Over the weekend leading UK online letting agency Upad announced that it was closing the door on new business. This is obviously the first stage in a winding down of the business although how it will all end is not certain at this moment in time. What we do know is that Upad appears to have become a victim of its own success, “disrupting” the UK letting industry after its launch 10 years ago.
James Davis set up the business and immediately attacked the traditional letting industry, reducing costs, increasing visibility and putting enormous pressure on traditional letting business margins. So, what went wrong and is the demise of Upad as big a shock as many are suggesting? We were saddened to hear the news as James is such a great guy.
Switch to low level entry with up sale potential
In hindsight, it is easy to look back over recent changes within the company that indicated all was perhaps not well. The adoption of a new low-level entry model in the hope of up selling premium services to landlords was a strong indicator. This model seemed to be working with recent claims that Upad was used by 12,500 landlords with more than 30,000 properties listed through the service. However, there have been rumours for a few days that the company was in trouble and over the weekend the doors were closed to new business.
Whether the original business model was caught between low entry costs and premium prices has been a topic of debate. The company chose to go for low-level entry on (hoped for) higher volumes, with the potential for up-selling services, although events this weekend highlight the fragility of that decision.
Refunds and distributions
When announcing the closing of doors to new business Upad also confirmed that those who had acquired unfulfilled marketing packages prior to 2 October were not eligible for any refunds. Those who acquired unfulfilled packages from 2 October onwards would receive a full refund in due course. It would therefore suggest that the company decided to pursue a controlled closure of operations at the beginning of October. Quite what the current financial position is remains to be seen. However, the company did report losses of £1.4 million in the last accounts to the end of March 2018.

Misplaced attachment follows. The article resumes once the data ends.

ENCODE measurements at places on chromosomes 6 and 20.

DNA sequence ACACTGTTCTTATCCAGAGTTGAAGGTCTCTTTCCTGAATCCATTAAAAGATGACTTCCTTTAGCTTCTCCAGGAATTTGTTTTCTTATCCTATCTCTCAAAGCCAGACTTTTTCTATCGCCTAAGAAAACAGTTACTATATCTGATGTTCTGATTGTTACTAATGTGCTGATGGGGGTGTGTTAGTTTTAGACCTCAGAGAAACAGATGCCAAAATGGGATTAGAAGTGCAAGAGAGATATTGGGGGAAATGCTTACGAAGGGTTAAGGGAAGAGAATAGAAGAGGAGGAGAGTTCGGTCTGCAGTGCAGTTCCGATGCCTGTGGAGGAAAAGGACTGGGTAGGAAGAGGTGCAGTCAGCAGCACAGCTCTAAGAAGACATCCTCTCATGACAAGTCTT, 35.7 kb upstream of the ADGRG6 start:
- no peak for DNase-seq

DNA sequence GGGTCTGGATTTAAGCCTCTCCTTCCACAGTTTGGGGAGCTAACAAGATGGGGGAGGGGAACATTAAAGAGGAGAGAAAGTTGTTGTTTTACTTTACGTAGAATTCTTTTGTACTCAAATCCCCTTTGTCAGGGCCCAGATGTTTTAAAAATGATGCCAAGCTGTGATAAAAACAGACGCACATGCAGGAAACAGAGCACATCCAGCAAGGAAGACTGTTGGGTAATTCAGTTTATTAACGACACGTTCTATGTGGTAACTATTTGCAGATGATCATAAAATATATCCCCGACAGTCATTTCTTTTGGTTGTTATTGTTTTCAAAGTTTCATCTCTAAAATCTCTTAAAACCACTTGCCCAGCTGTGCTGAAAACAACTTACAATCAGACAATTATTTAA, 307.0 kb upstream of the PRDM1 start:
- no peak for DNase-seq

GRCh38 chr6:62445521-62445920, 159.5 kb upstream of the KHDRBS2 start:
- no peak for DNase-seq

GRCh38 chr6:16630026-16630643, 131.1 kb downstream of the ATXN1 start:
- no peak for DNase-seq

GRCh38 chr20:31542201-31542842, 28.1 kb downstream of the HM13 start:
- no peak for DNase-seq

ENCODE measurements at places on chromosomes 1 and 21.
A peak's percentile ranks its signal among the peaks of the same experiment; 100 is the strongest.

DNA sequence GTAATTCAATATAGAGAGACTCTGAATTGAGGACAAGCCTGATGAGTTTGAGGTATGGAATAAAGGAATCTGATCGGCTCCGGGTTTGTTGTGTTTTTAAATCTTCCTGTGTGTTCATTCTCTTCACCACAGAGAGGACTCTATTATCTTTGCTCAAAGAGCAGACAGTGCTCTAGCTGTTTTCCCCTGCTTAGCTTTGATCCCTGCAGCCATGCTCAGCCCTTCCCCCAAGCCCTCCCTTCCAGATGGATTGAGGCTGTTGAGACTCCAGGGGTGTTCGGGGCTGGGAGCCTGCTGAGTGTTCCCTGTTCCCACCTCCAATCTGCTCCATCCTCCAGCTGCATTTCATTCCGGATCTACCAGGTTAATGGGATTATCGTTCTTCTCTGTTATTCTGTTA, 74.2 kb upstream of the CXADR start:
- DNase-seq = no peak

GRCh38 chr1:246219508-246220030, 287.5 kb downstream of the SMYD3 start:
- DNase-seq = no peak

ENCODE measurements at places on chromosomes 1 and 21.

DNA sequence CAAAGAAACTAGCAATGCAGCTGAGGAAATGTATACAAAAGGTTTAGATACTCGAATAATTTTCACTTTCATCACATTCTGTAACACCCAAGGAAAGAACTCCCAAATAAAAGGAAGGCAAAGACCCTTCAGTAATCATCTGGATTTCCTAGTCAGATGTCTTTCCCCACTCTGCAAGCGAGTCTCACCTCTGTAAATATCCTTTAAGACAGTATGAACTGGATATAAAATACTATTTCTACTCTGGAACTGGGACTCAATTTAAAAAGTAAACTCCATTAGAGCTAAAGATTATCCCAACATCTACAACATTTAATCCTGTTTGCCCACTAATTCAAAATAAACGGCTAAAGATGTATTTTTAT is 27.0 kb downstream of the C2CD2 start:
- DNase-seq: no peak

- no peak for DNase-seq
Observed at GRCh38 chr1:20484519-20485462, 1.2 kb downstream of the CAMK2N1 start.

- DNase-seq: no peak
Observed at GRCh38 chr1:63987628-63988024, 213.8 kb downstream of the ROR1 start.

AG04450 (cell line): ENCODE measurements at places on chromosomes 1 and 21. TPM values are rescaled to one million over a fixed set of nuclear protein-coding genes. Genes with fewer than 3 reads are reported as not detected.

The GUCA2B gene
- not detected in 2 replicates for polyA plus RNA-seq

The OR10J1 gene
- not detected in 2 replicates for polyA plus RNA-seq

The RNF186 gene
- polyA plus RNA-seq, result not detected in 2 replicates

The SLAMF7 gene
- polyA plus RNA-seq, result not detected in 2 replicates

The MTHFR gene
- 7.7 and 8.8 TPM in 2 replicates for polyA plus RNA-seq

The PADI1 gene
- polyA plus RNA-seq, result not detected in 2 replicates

It was also confirmed that the company stopped collecting client rents via direct debits on 10 October. Thankfully, all rental income is placed in a segregated account away from company assets and will therefore be distributed as normal. There is a similar situation with the tenancy deposit scheme (TDS) and the array of deposits held via Upad on behalf of clients. They have been transferred to the TDS custodial scheme and are fully protected. As and when refunds are applicable it will simply be a case of landlords and tenants agreeing a figure and withdrawing the funds from the TDS.
The Upad online letting service was a godsend for many private landlords across the UK. Effectively paying for Upad to manage their properties and tenants, it allowed private investors to concentrate on their next property acquisition. The company has already informed customers that going forward they will need to communicate directly with their tenants regarding rental payments, documentation and to ensure they are complying with regulations/compliance issues. When you bear in mind that landlords can be fined up to £20,000 per regulatory failure, the demise of Upad could hit some landlords hard.
Thankfully, we have already seen a number of other letting agencies stepping forward to offer help and support to those caught up in the collapse of Upad. While there are other property management services available, the demise of the U.K.’s leading letting agency may place other companies under undue financial focus. Has the original online letting agency business model come to an end? Will landlords be willing and able to pay a premium for management services in exchange for long-term security?
It will be interesting to see the details of Upad’s demise and what prompted the company to close the doors to new business and begin an effective wind-down of operations. There will be a knock-on effect to other businesses operating with a similar business model. Whether this will prompt a return to premium prices for premium services remains to be seen. Let’s not forget, recent regulatory/legal changes in the private rental sector have reduced the profit margins of landlords significantly. Will this prompt some to self-manage going forward? Could we see an increase in regulatory/compliance breaches with fines of up to £20,000 per breach?
So, the disrupter has been disrupted and those who followed the business model of Upad may well need to reconsider their strategy, very quickly!
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